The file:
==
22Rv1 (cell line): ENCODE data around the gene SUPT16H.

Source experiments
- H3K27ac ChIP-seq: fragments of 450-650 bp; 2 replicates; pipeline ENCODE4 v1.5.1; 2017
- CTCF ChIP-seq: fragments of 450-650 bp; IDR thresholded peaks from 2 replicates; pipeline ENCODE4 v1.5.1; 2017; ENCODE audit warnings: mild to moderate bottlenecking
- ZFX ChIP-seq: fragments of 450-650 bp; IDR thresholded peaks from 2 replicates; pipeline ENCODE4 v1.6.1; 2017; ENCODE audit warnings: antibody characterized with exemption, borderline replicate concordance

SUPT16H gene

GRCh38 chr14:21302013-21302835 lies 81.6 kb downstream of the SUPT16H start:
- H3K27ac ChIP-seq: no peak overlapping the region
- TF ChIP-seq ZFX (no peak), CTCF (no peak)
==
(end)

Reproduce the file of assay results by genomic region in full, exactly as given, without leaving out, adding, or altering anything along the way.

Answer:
22Rv1 (cell line): ENCODE data around the gene SUPT16H.

Source experiments
- H3K27ac ChIP-seq: fragments of 450-650 bp; 2 replicates; pipeline ENCODE4 v1.5.1; 2017
- CTCF ChIP-seq: fragments of 450-650 bp; IDR thresholded peaks from 2 replicates; pipeline ENCODE4 v1.5.1; 2017; ENCODE audit warnings: mild to moderate bottlenecking
- ZFX ChIP-seq: fragments of 450-650 bp; IDR thresholded peaks from 2 replicates; pipeline ENCODE4 v1.6.1; 2017; ENCODE audit warnings: antibody characterized with exemption, borderline replicate concordance

SUPT16H gene

GRCh38 chr14:21302013-21302835 lies 81.6 kb downstream of the SUPT16H start:
- H3K27ac ChIP-seq: no peak overlapping the region
- TF ChIP-seq ZFX (no peak), CTCF (no peak)